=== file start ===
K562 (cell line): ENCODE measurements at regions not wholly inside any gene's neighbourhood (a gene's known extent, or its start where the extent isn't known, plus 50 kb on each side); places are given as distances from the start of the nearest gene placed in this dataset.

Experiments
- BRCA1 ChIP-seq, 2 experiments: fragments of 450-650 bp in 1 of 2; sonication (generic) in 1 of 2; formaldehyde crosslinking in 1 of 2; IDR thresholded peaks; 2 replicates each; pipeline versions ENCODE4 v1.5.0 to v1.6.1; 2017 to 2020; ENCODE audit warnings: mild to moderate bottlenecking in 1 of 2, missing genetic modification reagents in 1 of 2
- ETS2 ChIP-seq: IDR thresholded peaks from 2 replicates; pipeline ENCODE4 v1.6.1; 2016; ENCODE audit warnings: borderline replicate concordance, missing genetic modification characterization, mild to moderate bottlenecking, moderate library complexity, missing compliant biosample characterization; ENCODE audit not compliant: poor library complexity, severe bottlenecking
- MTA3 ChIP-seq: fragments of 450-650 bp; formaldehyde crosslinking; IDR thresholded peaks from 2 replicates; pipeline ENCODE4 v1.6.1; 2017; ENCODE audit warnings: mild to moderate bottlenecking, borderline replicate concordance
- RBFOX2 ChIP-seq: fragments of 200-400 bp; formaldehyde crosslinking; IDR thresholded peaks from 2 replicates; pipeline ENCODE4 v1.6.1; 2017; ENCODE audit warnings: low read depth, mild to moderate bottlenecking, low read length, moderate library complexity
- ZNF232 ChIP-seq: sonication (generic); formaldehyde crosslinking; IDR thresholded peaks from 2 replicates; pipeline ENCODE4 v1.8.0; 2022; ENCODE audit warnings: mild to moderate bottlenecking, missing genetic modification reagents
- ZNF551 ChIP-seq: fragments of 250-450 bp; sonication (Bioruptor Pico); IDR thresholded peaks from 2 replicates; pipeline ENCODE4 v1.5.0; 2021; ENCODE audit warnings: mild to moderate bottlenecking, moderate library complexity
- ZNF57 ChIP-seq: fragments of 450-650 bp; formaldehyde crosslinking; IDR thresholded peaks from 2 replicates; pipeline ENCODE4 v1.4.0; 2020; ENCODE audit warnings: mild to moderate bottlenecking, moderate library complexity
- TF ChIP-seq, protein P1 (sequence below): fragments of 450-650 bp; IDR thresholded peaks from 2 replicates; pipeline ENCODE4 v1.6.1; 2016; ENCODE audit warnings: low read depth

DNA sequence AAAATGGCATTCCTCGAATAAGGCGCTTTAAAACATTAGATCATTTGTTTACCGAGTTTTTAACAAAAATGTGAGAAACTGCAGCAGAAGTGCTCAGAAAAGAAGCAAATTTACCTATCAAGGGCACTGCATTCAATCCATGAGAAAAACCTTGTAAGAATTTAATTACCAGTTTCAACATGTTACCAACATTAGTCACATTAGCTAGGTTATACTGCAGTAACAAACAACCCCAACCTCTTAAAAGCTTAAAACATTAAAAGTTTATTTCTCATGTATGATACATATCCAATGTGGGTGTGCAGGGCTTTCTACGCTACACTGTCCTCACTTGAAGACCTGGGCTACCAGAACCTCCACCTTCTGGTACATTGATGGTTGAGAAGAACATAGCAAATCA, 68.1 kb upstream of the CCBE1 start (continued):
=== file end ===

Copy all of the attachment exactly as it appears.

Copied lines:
K562 (cell line): ENCODE measurements at regions not wholly inside any gene's neighbourhood (a gene's known extent, or its start where the extent isn't known, plus 50 kb on each side); places are given as distances from the start of the nearest gene placed in this dataset.

Experiments
- BRCA1 ChIP-seq, 2 experiments: fragments of 450-650 bp in 1 of 2; sonication (generic) in 1 of 2; formaldehyde crosslinking in 1 of 2; IDR thresholded peaks; 2 replicates each; pipeline versions ENCODE4 v1.5.0 to v1.6.1; 2017 to 2020; ENCODE audit warnings: mild to moderate bottlenecking in 1 of 2, missing genetic modification reagents in 1 of 2
- ETS2 ChIP-seq: IDR thresholded peaks from 2 replicates; pipeline ENCODE4 v1.6.1; 2016; ENCODE audit warnings: borderline replicate concordance, missing genetic modification characterization, mild to moderate bottlenecking, moderate library complexity, missing compliant biosample characterization; ENCODE audit not compliant: poor library complexity, severe bottlenecking
- MTA3 ChIP-seq: fragments of 450-650 bp; formaldehyde crosslinking; IDR thresholded peaks from 2 replicates; pipeline ENCODE4 v1.6.1; 2017; ENCODE audit warnings: mild to moderate bottlenecking, borderline replicate concordance
- RBFOX2 ChIP-seq: fragments of 200-400 bp; formaldehyde crosslinking; IDR thresholded peaks from 2 replicates; pipeline ENCODE4 v1.6.1; 2017; ENCODE audit warnings: low read depth, mild to moderate bottlenecking, low read length, moderate library complexity
- ZNF232 ChIP-seq: sonication (generic); formaldehyde crosslinking; IDR thresholded peaks from 2 replicates; pipeline ENCODE4 v1.8.0; 2022; ENCODE audit warnings: mild to moderate bottlenecking, missing genetic modification reagents
- ZNF551 ChIP-seq: fragments of 250-450 bp; sonication (Bioruptor Pico); IDR thresholded peaks from 2 replicates; pipeline ENCODE4 v1.5.0; 2021; ENCODE audit warnings: mild to moderate bottlenecking, moderate library complexity
- ZNF57 ChIP-seq: fragments of 450-650 bp; formaldehyde crosslinking; IDR thresholded peaks from 2 replicates; pipeline ENCODE4 v1.4.0; 2020; ENCODE audit warnings: mild to moderate bottlenecking, moderate library complexity
- TF ChIP-seq, protein P1 (sequence below): fragments of 450-650 bp; IDR thresholded peaks from 2 replicates; pipeline ENCODE4 v1.6.1; 2016; ENCODE audit warnings: low read depth

DNA sequence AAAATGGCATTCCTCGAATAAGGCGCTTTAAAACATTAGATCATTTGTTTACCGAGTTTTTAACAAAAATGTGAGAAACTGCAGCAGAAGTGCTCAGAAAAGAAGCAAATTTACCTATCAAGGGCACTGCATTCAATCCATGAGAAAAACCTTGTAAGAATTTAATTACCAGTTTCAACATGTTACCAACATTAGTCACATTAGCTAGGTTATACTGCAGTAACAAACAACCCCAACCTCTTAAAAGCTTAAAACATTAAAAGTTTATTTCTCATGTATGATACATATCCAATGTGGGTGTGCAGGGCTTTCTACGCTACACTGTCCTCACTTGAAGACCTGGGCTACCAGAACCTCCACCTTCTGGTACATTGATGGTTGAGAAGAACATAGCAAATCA, 68.1 kb upstream of the CCBE1 start (continued):